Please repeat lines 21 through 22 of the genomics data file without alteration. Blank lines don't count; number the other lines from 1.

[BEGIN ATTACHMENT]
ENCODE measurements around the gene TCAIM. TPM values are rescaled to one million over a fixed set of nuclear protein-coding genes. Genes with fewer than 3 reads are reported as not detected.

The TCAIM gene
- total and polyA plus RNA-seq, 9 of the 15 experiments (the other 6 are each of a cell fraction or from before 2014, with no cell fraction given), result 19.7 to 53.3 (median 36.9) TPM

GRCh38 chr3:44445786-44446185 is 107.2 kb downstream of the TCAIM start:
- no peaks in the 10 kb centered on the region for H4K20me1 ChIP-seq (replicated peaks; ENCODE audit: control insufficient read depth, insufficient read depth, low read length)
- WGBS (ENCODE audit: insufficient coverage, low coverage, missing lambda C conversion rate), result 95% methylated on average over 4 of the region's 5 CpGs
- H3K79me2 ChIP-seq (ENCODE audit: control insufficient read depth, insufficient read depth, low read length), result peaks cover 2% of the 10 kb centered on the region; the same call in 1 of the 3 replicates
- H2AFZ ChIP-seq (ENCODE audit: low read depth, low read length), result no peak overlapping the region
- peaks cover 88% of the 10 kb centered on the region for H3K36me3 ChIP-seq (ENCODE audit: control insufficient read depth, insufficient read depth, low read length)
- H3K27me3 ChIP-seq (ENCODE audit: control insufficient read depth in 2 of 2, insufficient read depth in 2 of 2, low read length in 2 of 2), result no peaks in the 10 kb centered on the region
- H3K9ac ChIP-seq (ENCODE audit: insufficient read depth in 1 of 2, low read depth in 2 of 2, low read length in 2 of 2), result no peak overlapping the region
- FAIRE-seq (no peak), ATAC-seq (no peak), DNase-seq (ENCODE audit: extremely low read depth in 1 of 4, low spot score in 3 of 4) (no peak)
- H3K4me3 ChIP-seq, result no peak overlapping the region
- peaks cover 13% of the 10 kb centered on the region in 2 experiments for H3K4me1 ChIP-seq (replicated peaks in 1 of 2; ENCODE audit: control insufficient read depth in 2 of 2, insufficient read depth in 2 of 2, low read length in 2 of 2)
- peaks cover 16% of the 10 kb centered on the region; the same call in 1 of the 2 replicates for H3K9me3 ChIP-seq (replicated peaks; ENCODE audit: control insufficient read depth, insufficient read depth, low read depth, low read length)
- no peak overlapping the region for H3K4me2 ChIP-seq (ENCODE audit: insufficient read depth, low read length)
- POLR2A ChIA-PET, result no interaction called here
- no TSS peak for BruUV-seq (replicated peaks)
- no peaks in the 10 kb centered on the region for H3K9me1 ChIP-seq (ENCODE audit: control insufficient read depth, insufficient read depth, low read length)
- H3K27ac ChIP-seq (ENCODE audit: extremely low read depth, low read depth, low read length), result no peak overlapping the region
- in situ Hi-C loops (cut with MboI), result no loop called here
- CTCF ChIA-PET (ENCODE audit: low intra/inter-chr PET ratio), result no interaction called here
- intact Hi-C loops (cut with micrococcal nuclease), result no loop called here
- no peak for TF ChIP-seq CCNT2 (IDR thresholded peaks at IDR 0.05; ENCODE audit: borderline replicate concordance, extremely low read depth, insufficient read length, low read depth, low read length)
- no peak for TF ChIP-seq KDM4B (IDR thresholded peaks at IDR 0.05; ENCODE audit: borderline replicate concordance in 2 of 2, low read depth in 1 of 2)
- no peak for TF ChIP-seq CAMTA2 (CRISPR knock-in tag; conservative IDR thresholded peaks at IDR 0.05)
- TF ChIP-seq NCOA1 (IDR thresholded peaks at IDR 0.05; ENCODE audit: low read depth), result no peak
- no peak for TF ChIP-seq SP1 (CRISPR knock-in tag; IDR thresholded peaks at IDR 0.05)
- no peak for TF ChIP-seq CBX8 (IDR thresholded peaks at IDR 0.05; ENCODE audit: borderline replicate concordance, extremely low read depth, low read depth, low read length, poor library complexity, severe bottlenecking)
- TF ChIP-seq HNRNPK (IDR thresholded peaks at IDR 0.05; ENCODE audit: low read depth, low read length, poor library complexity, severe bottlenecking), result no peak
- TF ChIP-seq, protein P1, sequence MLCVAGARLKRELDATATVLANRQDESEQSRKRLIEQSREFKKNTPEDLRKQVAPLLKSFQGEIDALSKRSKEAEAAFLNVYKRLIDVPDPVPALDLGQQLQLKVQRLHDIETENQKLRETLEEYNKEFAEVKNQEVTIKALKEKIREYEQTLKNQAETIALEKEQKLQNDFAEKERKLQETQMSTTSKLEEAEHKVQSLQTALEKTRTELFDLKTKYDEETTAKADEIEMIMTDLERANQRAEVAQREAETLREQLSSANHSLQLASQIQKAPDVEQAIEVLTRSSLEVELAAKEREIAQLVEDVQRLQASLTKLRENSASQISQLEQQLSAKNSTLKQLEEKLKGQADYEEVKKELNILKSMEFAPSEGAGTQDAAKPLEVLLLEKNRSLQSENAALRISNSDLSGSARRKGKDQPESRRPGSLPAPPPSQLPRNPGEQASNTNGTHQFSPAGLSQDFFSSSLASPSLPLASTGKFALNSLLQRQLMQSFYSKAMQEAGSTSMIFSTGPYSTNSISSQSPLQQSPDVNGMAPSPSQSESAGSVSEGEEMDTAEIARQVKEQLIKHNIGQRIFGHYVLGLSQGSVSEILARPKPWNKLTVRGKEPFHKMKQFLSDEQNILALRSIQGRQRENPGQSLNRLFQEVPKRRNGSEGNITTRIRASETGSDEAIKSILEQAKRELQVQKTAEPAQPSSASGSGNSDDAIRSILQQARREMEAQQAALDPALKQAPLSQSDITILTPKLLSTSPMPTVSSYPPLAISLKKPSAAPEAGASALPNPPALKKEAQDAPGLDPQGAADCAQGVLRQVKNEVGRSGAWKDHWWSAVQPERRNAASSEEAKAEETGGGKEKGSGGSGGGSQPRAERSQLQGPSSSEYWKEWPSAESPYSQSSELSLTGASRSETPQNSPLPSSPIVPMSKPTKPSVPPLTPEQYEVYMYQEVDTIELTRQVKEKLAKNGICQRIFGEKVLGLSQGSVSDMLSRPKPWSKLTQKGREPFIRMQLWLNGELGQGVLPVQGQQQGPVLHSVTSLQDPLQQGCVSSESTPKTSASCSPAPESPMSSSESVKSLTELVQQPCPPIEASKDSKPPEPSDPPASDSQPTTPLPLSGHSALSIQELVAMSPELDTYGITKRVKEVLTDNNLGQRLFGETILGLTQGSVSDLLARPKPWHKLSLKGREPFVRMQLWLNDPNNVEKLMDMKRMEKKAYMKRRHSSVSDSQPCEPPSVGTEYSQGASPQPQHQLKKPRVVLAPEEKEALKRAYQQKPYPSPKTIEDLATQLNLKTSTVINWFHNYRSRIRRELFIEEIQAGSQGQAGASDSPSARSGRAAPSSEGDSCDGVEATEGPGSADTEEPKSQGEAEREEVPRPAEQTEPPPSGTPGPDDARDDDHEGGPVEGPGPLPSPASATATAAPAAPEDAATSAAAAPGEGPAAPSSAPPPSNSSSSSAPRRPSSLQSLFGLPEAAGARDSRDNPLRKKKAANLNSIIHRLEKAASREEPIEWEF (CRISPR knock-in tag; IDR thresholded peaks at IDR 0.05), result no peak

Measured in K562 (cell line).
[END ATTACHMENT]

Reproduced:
- in situ Hi-C loops (cut with MboI), result no loop called here
- CTCF ChIA-PET (ENCODE audit: low intra/inter-chr PET ratio), result no interaction called here